Student Activities Council, Drama Club, Re-Entry Club and the Organization for the Purpose of Political Discussion. Selective programs are available, such as the police and fire academics at the Public Safety Institute. The academies include time in hands-on, real-world type situations and at the Precision Driving Track. Although most students take classes during the day, night classes are available. There are even options for high school students through the Trailblazer Collegiate Academy. The goal of the two-year program is to put high school students on a fast track to post-secondary success while helping to curb the cost of tuition. Students can earn an associate degree by the time they graduate high school. The reading and English scores from the ACT exam will be used for acceptance into the program. Students must have at least a 3.0 grade point average and be able to read and write at a college level. MCC-Blue River also offers a large community and continuing education program with online courses as well as skills-based, short-time programs. For more information, visit the website at www.mcckc.edu/blueriver or call 816-220-6500. – Kelly Evenson
The Independence campus of Graceland University is home to the School of Nursing as well as the Global Campus. Its main campus is in Lamoni, Iowa, which serves around 1,200 undergraduate students each year. Graceland University, 1401 W. Truman Road, has been operating in Independence for more than 30 years. In addition to the nursing program, there are undergraduate and graduate programs in education as well as a graduate studies program in religion. Independence serves as the headquarters for the online programs as well as the Center for the Study of the Korean War and the International Health Center. Through a partnership with MCC-Blue River, a business administration program is offered with at Blue River. For more information, visit Graceland University’s Web site at www.graceland. edu or call 816-833-0524.
National American University
The National American University site in Independence has been serving residents since 1990 and has been considered one of the university’s flagship locations. Associate, bachelor’s and master’s degrees are available in a variety of programs including medical assisting, paralegal studies and health care management. Those who cannot attend campus classes have the option to take online courses in order to complete their degrees. The NAU campus in Independence is at 3620 Arrowhead Ave. For more information, visit NAU’s Web site at www.national.edu/Locations/Independence or call 816-412-7700.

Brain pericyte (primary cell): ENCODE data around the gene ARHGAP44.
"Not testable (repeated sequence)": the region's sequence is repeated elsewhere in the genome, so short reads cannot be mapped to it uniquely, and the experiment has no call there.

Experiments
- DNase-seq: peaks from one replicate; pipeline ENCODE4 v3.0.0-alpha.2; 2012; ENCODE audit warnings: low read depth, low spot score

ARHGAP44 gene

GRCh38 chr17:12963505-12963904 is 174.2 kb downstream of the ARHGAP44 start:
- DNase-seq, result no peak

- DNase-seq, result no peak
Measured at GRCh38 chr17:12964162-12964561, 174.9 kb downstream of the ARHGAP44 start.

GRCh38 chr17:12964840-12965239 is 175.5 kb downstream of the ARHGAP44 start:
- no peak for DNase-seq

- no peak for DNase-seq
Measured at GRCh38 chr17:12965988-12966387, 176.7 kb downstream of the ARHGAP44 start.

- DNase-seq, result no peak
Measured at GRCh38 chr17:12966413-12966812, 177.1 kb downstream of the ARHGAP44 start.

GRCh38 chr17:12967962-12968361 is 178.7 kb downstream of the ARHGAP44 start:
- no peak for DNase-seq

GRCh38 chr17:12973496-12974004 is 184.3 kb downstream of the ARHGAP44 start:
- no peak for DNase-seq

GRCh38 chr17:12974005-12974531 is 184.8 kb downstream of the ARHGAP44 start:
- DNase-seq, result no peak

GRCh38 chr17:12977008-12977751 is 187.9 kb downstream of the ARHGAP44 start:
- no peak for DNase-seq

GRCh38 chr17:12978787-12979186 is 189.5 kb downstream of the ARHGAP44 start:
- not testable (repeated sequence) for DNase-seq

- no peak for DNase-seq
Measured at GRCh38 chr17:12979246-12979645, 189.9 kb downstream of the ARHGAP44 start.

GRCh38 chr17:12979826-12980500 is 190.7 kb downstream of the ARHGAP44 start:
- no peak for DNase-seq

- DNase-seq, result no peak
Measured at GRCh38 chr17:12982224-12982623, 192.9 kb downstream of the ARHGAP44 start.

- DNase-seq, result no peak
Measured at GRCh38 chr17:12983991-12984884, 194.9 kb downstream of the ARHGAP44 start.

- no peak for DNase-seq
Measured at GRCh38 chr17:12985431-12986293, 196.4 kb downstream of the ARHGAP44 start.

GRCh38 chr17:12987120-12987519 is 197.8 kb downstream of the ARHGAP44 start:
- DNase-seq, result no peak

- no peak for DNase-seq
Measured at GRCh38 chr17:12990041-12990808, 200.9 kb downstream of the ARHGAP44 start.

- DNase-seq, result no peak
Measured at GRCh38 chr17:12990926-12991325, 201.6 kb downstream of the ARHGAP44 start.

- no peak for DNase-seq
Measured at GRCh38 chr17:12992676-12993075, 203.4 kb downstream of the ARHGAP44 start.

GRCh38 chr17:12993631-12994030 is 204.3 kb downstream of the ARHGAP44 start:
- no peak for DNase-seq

Columbia College-Kansas City is a branch of Columbia College in Columbia, Mo. Offering more than 500 online classes and 19 online degree programs in addition to campus classes and degrees, Columbia College is an affordable option for those wanting to continue their education. The college, which is specifically geared for military personnel and working adults, offers associate, bachelor’s and master’s degrees. The eight-week courses meet once or twice a week, and there are five sessions each year starting in January, March, June, August and October. There is also the flexibility of starting and stopping classes based on work, military and family obligations. The Kansas City campus is in the Blue Ridge Bank Tower at 4240 Blue Ridge Blvd. in Kansas City. For more information, call 816-795-1515.
WILLIAM WOODS UNIVERSITY
William Woods University is offering Eastern Jackson County area residents the opportunity to pursue an education degree without quitting work. Programs offered are master of education and a master of education in athletics/activities administration. Prospective students are encouraged to contact the university’s Graduate and Adult Studies at 1-800-995-3199 or contact William Woods by email at AdultEd@ WilliamWoods.edu or more information. These programs make it possible for people with full-time jobs to complete a baccalaureate or a graduate degree while remaining employed. The programs are designed to prepare students for career advancement and to enhance their marketability in the job market. – Jeff Martin
71 Independence City Guide
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Published on Jun 26, 2012